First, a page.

Ball Creek Restoration
The Ball Creek project is part of a larger conservation project that includes the acquisition of the Matlock property. Ball Creek (WRIA 10.0405) is a small stream approximately 6 feet wide with about a 3 cfs mean flow and connects with the left bank Puyallup River at river mile 15. It is about 2.5 miles long and originates from springs emerging off the west valley wall. The stream has been documented to contain Coho and Pink salmon as well as Cutthroat trout (Ereth 2011 and Pierce County 2005). Prior to this restoration project, the stream encountered culverts, agriculture fields, railroad, residential duck ponds and a river revetment as it discharged into the Puyallup River. The riparian area consisted of a small strip of vegetation or none at all. The stream had been ditched to help drain the fields and received excess sediment from eroding soils, which in turn buried spawning gravels. There was also a partial barrier to upstream salmon migration at the mouth as the stream traverses the revetment. Summer flows were very low in the stream and often reached near lethal temperatures (high 60’s F) for salmon.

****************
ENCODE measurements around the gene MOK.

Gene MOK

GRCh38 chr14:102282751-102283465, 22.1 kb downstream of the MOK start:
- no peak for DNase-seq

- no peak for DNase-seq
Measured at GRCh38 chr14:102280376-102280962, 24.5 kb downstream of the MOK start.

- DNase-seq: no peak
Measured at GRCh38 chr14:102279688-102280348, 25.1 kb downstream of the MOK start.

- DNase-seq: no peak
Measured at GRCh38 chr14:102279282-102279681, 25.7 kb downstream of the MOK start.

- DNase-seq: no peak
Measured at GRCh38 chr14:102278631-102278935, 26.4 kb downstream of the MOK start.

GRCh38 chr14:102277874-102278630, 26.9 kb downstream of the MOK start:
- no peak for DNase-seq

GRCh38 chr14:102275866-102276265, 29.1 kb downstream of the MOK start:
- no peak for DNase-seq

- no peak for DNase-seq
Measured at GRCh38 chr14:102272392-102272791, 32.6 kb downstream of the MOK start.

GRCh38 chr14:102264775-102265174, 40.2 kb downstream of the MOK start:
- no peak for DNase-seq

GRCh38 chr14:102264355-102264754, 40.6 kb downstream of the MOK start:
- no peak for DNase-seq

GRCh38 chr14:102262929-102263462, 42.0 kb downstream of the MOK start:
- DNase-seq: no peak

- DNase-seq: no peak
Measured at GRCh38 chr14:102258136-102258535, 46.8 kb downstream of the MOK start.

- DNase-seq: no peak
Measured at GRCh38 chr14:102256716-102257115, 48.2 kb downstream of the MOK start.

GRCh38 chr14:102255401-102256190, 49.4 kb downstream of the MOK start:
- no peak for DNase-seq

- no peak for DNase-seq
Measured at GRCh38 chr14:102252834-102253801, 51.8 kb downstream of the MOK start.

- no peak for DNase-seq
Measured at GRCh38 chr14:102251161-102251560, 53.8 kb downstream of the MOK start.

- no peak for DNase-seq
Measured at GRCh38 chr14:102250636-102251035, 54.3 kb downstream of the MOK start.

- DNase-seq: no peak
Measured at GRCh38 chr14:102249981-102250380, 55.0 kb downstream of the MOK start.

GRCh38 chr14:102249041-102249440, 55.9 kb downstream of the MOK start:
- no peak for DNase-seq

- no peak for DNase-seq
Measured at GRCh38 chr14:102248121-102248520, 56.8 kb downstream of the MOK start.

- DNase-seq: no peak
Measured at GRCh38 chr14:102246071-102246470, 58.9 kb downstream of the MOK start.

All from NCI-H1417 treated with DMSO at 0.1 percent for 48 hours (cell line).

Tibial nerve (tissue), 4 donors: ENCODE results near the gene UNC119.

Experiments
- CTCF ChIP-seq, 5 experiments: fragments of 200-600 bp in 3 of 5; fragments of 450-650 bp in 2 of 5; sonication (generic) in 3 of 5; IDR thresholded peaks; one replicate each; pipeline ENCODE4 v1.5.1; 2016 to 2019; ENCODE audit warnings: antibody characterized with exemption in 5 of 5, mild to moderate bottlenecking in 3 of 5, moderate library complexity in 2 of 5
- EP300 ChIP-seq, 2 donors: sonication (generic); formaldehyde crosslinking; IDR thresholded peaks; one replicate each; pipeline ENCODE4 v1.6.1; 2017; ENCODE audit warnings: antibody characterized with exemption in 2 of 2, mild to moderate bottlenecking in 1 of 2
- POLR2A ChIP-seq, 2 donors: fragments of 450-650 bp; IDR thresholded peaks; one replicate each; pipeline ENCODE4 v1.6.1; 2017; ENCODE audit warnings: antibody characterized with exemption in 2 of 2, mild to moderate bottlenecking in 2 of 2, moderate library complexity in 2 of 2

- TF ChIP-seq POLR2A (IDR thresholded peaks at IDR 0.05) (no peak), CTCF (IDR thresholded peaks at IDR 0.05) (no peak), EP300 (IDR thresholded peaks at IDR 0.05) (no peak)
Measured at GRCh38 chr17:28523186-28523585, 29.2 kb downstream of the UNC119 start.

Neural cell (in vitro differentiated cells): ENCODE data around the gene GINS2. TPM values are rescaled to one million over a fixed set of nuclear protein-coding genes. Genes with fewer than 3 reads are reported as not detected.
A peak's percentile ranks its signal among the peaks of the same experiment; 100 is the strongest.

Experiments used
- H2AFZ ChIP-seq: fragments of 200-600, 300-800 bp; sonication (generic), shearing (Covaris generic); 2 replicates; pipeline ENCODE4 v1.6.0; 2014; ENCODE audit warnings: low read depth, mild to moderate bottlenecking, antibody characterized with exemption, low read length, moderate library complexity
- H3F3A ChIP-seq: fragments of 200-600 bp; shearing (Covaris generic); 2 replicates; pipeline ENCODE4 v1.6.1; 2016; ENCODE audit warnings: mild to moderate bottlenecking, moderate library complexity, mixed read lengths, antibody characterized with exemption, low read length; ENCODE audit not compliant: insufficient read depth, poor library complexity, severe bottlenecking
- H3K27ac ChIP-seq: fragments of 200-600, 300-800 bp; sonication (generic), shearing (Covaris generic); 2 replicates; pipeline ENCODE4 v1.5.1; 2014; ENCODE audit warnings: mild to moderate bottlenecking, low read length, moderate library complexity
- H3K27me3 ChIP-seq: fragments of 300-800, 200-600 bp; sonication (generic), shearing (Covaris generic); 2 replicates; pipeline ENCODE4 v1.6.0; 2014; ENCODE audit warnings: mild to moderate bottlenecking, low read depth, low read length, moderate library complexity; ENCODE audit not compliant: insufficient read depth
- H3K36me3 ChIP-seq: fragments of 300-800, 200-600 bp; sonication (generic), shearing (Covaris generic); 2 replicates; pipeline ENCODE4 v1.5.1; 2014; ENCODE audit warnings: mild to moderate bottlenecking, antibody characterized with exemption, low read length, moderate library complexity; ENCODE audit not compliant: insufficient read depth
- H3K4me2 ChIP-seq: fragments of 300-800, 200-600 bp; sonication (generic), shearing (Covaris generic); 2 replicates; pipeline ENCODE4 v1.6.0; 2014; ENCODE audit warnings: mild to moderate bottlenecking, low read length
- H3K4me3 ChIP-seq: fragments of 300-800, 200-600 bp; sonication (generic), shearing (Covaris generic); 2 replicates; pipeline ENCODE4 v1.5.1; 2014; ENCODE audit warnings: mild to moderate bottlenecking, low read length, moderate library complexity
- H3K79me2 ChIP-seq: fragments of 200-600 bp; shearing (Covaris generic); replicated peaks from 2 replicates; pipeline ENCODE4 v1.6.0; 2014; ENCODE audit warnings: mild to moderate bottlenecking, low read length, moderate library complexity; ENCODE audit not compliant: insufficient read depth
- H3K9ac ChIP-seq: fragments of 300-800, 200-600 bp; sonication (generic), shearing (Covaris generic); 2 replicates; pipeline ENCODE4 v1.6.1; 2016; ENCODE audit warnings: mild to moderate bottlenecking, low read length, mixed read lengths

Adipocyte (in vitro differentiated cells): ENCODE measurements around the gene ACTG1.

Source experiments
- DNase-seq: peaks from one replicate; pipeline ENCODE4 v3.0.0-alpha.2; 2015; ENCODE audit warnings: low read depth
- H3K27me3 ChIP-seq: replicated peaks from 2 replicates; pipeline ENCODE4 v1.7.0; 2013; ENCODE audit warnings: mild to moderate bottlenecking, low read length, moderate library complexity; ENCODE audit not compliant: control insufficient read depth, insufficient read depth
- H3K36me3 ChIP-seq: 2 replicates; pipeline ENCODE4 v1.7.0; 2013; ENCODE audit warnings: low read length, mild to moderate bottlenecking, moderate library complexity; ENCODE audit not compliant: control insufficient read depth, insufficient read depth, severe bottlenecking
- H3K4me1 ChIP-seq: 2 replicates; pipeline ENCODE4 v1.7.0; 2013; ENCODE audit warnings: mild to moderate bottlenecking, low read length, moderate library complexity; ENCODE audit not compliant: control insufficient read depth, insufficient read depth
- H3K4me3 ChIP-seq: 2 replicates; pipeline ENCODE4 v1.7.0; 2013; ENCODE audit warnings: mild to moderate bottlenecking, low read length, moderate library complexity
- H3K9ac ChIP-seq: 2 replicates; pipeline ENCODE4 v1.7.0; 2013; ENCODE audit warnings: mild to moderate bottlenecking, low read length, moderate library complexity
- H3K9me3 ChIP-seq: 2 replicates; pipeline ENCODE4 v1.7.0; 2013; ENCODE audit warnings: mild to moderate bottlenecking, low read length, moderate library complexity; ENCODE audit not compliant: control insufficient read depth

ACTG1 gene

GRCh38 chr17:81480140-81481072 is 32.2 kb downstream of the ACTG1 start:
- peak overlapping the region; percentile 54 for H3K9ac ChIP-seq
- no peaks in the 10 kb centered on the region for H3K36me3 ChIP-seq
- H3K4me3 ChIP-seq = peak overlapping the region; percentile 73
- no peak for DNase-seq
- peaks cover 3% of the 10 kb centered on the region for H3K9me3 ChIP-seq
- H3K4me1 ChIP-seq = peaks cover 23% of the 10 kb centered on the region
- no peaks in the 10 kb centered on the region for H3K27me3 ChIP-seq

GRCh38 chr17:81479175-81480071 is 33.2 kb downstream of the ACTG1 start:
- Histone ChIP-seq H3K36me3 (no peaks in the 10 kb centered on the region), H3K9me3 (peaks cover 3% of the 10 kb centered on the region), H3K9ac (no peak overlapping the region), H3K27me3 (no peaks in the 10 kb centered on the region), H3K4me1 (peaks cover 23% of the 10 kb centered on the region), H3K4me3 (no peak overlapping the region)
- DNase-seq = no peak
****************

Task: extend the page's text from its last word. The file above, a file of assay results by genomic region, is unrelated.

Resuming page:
The project enhanced the lower one-half mile of Ball Creek by maximizing floodplain connectivity to the river and stream, planting riparian vegetation, producing a more natural stream meander pattern, and removing a partial fish passage barrier. Three barriers to fish migration were removed and 1,000 linear feet of new stream channel was constructed featuring a log jam at the confluence of Ball Creek and the Puyallup River.